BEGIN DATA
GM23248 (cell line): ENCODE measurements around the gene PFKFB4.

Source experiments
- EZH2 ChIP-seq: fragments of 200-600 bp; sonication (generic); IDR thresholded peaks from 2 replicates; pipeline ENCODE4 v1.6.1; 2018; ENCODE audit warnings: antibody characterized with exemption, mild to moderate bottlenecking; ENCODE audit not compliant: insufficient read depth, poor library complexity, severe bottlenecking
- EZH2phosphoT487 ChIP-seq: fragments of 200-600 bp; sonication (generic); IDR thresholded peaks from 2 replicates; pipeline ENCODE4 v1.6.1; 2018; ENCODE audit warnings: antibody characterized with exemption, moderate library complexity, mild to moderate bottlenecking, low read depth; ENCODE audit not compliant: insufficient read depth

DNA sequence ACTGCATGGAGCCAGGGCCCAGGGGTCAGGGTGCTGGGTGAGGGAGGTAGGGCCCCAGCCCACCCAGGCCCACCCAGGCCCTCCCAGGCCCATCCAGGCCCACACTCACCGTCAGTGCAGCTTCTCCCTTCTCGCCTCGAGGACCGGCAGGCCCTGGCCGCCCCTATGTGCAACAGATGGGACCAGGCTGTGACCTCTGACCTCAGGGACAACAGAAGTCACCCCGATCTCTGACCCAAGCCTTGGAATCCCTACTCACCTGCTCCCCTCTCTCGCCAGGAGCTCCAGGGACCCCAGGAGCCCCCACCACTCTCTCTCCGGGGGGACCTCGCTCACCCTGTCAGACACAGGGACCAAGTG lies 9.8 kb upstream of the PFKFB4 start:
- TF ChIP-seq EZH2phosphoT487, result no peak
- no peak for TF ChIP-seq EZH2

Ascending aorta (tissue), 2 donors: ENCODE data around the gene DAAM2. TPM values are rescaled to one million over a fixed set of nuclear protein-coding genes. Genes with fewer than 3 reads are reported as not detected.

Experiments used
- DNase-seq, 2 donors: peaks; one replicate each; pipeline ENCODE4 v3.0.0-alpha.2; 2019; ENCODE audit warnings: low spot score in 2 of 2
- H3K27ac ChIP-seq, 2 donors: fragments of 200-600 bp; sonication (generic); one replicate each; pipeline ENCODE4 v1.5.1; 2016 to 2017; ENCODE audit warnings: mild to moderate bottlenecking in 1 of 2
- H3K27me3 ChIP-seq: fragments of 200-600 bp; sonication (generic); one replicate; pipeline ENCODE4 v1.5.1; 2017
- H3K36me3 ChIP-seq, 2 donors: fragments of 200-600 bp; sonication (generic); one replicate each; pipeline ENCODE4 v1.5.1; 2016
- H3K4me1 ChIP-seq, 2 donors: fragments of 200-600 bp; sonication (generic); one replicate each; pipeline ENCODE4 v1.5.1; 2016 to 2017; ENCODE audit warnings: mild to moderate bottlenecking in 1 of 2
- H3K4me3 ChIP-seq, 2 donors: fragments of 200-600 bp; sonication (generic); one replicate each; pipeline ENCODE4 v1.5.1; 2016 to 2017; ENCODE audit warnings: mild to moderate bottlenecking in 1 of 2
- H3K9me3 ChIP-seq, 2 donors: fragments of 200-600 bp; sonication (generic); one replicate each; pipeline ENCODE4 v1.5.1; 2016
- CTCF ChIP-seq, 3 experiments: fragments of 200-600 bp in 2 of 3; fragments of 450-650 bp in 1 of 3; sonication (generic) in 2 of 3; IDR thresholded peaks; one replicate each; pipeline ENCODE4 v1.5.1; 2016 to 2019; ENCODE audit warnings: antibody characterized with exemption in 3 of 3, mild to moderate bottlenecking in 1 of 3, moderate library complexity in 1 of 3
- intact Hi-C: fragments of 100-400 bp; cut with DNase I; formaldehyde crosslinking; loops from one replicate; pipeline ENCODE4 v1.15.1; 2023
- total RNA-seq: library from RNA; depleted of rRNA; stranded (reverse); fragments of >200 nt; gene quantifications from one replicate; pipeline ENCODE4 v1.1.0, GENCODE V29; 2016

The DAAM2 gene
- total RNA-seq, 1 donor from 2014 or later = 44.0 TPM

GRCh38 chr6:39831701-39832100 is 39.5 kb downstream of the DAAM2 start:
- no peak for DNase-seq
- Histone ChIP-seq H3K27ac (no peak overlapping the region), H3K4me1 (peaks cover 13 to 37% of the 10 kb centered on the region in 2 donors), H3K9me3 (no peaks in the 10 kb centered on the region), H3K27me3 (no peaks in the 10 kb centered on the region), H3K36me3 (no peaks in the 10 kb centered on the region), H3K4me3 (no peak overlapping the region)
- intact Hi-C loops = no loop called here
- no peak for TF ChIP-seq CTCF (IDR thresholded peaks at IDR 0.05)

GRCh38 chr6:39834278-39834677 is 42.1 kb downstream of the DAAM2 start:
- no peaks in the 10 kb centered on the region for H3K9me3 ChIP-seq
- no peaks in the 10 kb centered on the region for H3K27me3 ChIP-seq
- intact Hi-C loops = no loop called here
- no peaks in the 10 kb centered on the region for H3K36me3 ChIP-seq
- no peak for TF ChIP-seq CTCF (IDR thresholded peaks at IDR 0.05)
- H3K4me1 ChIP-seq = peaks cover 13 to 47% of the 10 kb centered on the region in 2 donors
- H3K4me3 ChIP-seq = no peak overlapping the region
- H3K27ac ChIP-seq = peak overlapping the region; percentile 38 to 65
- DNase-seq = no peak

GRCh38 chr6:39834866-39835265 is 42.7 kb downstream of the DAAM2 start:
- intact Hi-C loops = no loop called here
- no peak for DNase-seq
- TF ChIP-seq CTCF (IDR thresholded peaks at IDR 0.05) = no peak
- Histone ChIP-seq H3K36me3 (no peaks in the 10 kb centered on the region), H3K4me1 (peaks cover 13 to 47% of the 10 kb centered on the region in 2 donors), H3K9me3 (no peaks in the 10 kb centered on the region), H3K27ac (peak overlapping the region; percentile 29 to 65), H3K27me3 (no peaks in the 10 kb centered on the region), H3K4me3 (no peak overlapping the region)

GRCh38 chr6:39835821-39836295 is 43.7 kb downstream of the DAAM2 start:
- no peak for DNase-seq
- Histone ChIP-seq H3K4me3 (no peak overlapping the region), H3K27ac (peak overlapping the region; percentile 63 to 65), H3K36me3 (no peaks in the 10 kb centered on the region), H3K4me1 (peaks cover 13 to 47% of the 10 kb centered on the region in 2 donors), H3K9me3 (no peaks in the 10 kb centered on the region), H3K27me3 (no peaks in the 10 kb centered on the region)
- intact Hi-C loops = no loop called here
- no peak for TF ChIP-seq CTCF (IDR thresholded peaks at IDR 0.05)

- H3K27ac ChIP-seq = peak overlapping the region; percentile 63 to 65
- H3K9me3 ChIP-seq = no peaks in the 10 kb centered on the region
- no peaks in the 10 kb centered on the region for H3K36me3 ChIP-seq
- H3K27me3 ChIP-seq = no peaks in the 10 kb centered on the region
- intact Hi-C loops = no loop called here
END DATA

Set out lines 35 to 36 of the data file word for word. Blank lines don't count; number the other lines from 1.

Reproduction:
- H3K27ac ChIP-seq = peak overlapping the region; percentile 38 to 65
- DNase-seq = no peak